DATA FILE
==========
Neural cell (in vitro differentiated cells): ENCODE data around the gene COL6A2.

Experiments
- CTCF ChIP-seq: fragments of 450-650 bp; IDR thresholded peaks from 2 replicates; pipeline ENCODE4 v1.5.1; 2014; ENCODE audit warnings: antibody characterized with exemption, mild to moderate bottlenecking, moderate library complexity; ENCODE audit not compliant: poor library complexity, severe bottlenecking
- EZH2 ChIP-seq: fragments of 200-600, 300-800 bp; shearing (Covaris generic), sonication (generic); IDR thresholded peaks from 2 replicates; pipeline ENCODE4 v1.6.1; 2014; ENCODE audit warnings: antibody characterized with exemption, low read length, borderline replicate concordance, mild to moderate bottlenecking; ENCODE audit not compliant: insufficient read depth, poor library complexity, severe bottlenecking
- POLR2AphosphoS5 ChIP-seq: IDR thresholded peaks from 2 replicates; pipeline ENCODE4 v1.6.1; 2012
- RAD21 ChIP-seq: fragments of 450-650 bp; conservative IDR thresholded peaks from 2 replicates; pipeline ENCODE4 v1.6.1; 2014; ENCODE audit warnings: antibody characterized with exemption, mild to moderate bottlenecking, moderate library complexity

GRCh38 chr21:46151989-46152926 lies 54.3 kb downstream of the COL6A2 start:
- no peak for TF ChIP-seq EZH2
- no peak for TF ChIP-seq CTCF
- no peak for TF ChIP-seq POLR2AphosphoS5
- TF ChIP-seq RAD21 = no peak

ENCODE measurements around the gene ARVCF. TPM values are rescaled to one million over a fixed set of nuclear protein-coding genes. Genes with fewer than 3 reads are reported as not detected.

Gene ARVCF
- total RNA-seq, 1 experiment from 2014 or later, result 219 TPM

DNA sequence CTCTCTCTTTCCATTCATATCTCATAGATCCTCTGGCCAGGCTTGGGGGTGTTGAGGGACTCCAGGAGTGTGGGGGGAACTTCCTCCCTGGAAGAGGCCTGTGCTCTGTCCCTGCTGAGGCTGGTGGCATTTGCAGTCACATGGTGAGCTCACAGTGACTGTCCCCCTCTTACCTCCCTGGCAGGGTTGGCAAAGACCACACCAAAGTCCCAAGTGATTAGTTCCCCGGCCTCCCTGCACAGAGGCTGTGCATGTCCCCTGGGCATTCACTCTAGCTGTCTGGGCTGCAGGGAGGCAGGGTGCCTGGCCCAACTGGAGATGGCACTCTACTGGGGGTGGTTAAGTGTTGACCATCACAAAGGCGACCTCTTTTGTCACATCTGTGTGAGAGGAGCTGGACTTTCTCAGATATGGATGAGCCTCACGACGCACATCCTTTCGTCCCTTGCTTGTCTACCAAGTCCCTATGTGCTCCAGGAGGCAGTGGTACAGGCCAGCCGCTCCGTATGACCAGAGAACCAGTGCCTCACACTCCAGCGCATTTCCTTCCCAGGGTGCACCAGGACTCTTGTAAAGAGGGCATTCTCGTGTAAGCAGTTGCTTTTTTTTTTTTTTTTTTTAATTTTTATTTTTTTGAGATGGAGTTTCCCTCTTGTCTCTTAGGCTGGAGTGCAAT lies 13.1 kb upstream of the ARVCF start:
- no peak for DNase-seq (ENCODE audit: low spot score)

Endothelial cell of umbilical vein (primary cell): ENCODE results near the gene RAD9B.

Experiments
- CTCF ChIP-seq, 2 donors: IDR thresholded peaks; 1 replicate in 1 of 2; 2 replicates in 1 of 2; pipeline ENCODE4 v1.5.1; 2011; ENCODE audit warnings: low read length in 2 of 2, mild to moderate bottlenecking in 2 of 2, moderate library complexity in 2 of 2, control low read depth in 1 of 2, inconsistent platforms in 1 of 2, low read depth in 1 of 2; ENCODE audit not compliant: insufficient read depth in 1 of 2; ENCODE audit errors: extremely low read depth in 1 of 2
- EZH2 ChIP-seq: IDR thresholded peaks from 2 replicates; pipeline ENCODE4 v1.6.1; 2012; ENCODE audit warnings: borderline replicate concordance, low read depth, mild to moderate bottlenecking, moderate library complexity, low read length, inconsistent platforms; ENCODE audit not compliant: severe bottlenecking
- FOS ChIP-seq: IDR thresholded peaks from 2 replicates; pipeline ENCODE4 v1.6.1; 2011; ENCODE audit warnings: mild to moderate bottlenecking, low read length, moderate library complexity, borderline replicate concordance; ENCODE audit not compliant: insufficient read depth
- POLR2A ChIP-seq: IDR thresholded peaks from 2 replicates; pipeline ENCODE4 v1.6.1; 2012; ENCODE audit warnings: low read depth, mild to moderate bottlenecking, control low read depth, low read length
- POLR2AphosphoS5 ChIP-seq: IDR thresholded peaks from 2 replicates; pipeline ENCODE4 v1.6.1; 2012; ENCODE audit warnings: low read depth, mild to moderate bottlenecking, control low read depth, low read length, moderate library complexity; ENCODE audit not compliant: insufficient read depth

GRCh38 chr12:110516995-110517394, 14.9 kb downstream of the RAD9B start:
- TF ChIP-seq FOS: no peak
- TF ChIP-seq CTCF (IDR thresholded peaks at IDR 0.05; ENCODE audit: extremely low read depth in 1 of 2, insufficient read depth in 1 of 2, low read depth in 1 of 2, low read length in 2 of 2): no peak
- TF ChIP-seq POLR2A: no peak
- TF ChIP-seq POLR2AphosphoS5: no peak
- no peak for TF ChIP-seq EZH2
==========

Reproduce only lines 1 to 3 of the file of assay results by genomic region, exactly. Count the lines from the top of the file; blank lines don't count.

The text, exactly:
Neural cell (in vitro differentiated cells): ENCODE data around the gene COL6A2.

Experiments
- CTCF ChIP-seq: fragments of 450-650 bp; IDR thresholded peaks from 2 replicates; pipeline ENCODE4 v1.5.1; 2014; ENCODE audit warnings: antibody characterized with exemption, mild to moderate bottlenecking, moderate library complexity; ENCODE audit not compliant: poor library complexity, severe bottlenecking